An 11-year-old Argentinian girl raped by her grandmother’s partner pleaded with her hospital eight separate times for an abortion, advocates say. On Tuesday, at 23 weeks pregnant, she gave birth via cesarean section to a 1.3-lb baby after being denied an abortion for more than a month.
The case of “Lucia,” who is using a pseudonym to protect her privacy, has ignited the debate over abortion in Argentina, where it remains difficult to access the procedure even in cases of rape or health concerns.
Lucia first checked into the hospital in late January complaining of stomach pains, according to local news reports. She eventually revealed to doctors that her grandmother’s 65-year-old partner had sexually abused her. The doctors confirmed she was pregnant, but by then she was already 19 weeks along.
Gustavo Vigliocco, the Secretary of Health of Tucumán, a conservative northern province, initially told Argentine media that officials did not perform an abortion because the child wanted to carry her baby to term. He dismissed safety concerns around the plan, saying the pre-teen was “big in build” and weighed “more than 50 kilos."
But Mariana Paterlini of human rights organization Andhes, which filed a brief in Lucia’s case, told The Daily Beast the girl had requested an abortion eight different times—including at the criminal trial for her abuser, who is currently awaiting sentencing.
Paterlini also dismissed the state’s claims that Lucia’s mother had failed to register her consent for the abortion in a timely manner.
“She didn’t know where to send it because she doesn’t write or read, so she was not completely aware of her rights,” Paterlini said. “She talked with us, her will was public, but nobody helped her … That’s where the state failed.”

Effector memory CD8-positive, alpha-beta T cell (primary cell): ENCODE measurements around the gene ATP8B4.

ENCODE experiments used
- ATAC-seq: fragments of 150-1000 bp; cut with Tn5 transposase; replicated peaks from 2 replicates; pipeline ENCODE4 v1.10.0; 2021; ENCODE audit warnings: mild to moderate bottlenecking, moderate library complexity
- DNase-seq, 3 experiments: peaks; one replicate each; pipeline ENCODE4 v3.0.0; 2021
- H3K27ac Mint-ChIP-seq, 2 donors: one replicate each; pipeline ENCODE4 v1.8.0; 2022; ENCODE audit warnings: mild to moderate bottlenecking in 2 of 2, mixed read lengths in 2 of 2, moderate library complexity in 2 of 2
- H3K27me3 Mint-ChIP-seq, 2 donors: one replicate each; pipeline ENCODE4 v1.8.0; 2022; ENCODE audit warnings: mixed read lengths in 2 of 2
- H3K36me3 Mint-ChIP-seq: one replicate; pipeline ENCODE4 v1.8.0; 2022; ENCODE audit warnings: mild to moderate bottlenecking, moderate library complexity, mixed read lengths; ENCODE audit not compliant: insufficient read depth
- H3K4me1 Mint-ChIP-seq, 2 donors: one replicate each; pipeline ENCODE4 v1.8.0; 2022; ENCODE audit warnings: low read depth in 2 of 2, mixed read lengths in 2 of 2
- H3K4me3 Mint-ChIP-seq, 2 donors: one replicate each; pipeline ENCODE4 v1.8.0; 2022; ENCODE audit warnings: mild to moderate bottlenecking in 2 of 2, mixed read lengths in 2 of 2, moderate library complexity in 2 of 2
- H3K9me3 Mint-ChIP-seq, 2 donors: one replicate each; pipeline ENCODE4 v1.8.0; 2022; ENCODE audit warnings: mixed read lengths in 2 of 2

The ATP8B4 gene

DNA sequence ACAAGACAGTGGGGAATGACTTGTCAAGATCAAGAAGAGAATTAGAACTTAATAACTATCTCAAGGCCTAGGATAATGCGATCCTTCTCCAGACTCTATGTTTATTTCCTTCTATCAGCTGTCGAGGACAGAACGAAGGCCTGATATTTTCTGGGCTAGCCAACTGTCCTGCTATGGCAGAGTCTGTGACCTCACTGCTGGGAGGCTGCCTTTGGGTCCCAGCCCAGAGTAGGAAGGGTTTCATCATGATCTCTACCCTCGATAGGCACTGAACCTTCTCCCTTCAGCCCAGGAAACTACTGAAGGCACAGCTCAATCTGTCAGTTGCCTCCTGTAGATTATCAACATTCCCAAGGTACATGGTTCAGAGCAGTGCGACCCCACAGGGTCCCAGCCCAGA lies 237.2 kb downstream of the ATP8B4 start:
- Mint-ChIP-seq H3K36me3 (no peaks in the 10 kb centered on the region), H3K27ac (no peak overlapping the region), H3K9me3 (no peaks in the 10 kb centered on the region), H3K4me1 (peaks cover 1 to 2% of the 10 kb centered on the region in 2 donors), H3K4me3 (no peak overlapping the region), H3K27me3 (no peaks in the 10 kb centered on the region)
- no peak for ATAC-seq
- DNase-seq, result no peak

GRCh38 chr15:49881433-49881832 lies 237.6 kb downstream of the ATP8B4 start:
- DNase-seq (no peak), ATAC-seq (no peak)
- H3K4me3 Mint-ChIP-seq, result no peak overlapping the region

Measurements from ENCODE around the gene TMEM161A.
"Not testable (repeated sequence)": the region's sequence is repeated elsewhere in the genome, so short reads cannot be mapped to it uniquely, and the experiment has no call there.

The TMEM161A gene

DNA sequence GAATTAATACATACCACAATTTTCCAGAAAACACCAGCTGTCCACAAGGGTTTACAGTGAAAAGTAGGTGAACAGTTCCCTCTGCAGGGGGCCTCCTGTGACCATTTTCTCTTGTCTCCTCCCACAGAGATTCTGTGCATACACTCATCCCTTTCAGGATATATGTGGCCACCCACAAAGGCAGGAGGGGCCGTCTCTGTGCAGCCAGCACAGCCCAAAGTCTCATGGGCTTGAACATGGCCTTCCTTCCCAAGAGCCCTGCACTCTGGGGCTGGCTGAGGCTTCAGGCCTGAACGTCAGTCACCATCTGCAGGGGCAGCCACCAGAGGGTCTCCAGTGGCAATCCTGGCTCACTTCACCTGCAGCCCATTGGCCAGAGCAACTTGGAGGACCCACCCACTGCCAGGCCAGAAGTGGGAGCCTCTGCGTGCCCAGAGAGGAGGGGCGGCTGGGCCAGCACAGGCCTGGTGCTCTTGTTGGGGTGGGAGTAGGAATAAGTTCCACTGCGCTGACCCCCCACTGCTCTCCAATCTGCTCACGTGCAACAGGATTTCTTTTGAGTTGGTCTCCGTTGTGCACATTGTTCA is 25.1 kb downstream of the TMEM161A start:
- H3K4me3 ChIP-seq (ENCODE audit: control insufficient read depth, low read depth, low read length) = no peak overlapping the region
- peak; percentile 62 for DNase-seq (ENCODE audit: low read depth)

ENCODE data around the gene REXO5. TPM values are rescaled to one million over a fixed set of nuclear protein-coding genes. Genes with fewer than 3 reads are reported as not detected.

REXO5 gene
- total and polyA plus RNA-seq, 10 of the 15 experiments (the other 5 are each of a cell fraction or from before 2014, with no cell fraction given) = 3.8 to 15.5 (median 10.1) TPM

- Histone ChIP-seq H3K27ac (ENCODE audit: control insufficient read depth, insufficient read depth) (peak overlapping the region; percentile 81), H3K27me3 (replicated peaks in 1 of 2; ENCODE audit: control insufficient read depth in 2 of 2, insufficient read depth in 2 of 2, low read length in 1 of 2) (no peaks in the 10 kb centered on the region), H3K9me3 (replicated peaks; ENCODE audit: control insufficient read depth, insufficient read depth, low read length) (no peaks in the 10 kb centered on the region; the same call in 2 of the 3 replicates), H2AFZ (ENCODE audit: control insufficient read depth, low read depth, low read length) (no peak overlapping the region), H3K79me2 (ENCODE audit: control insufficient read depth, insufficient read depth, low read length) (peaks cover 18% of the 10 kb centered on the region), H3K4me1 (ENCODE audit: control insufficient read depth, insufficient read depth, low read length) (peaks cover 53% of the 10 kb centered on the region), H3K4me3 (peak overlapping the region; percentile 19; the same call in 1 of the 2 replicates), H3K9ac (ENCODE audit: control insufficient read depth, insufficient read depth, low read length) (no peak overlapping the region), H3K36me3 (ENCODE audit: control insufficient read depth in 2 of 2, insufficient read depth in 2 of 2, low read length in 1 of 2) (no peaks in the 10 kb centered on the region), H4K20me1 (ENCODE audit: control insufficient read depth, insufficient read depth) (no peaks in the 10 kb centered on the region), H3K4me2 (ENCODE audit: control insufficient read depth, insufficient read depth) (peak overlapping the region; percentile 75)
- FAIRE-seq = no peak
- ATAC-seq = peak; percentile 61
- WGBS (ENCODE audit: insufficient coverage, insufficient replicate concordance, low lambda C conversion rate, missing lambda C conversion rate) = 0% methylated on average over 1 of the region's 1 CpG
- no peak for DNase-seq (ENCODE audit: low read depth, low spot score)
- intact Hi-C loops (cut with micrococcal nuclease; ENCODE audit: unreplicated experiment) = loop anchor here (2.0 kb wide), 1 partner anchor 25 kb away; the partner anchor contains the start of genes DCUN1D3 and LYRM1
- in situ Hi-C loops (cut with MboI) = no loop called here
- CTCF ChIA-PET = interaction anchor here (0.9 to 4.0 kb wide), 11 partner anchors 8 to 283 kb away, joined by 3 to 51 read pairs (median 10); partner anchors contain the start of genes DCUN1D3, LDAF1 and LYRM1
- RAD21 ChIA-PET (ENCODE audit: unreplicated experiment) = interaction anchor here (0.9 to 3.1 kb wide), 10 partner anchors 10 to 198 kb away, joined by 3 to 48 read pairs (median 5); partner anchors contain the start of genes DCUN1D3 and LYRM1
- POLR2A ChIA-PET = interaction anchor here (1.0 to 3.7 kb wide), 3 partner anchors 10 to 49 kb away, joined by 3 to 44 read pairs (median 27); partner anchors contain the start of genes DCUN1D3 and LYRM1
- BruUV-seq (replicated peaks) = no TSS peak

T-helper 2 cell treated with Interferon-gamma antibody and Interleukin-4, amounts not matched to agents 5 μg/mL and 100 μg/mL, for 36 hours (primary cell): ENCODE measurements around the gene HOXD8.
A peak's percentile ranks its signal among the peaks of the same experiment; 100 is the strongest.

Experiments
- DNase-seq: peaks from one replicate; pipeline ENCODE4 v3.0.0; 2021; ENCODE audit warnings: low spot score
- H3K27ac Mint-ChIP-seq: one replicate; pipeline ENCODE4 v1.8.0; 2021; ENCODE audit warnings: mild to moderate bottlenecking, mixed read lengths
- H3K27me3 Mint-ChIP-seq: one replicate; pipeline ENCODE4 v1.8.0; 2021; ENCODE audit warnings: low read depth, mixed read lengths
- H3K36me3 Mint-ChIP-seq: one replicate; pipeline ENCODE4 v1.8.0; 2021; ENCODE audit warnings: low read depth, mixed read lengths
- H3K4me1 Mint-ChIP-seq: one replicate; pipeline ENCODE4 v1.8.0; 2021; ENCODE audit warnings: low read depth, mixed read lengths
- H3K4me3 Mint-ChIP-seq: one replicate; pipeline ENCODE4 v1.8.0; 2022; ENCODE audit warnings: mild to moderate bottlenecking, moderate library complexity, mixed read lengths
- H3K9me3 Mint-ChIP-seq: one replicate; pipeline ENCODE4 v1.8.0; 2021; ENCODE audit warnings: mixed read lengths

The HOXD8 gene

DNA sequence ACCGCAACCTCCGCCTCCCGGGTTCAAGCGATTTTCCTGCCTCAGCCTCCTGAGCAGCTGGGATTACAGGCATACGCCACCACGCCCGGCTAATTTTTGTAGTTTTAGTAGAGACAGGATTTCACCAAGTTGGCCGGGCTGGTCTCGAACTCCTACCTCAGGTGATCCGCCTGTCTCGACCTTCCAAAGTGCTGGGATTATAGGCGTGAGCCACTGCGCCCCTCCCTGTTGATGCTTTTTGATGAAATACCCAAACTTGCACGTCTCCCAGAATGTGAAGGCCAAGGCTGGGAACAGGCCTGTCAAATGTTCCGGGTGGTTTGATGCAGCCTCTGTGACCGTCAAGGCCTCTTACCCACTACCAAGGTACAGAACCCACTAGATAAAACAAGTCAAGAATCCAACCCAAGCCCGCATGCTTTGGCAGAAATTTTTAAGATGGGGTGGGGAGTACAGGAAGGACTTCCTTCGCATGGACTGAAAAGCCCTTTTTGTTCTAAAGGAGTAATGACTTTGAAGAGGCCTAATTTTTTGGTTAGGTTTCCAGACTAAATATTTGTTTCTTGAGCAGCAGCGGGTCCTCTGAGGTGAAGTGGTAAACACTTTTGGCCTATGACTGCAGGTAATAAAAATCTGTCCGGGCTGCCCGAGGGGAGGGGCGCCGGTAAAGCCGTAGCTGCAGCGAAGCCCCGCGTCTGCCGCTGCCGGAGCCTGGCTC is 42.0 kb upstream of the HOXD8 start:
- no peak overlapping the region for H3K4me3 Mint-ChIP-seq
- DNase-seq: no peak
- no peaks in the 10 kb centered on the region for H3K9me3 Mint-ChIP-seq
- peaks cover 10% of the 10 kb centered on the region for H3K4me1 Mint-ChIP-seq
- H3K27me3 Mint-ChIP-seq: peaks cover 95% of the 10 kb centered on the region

Andhes Derechos Humanos stepped in earlier this month after hearing about the case in the local media. Along with human rights group Cladem, they asked a judge to compel the state to perform the abortion. Forcing a girl to carry a baby to term in these conditions, they wrote, “is a form of torture and degrading treatment that seriously affects the girl's human rights.”
On Tuesday, under the judge’s orders, the Tucumán health system announced it would end the pregnancy. Even then, however, officials implored the hospital director to “continue with the procedures necessary to attempt to save both lives”—a common refrain among anti-abortion campaigners in the country. A communications director for the Tucumán Supreme Court later had to confirm that the judge had not, in fact, ordered doctors to save both lives.
The procedure itself proved full of hurdles. To start, the state was forced to call in two private doctors to perform it, after every doctor in the hospital declared themselves an objector. Then, the doctors discovered that the girl’s body could not support a surgical abortion. They performed a cesarean section instead, leaving the 11-year-old with a baby weighing just over one pound. The infant is not expected to survive.
In follow-up interviews, Dr. Cecilia Ousset quickly dispensed with the secretary of health's version of events, telling Radio Nacional Tucumán the girl did not weigh nearly 50 kilos. Seeing her for the first time in the hospital, Ousset said, she was shocked by how small the girl looked.
"The child played with dolls,” she said. “When I saw her my legs trembled, it was like seeing my youngest daughter. The little girl did not fully understand what was going to happen.”
The incident bore striking resemblance to a story from the month before, when a 12-year-old girl in Jujuy provence requested an abortion after allegedly being raped by a 60-year-old man. The government denied her request, citing her advanced gestation, and forced her to give birth to a 24-week-old baby via c-section on Jan. 18. The baby died four days later.
Paterlini said she felt conservative officials were delaying abortion requests as much as possible in order to force victims into having cesarean sections.
“People are very upset, especially the human rights movement and feminist movement in Argentina,” she said. “We want the girl protected but also the responsible people in the state punished.”
“Because they are public officials, it doesn't matter what they personally believe or what they think,” she added. “They should implement the law.”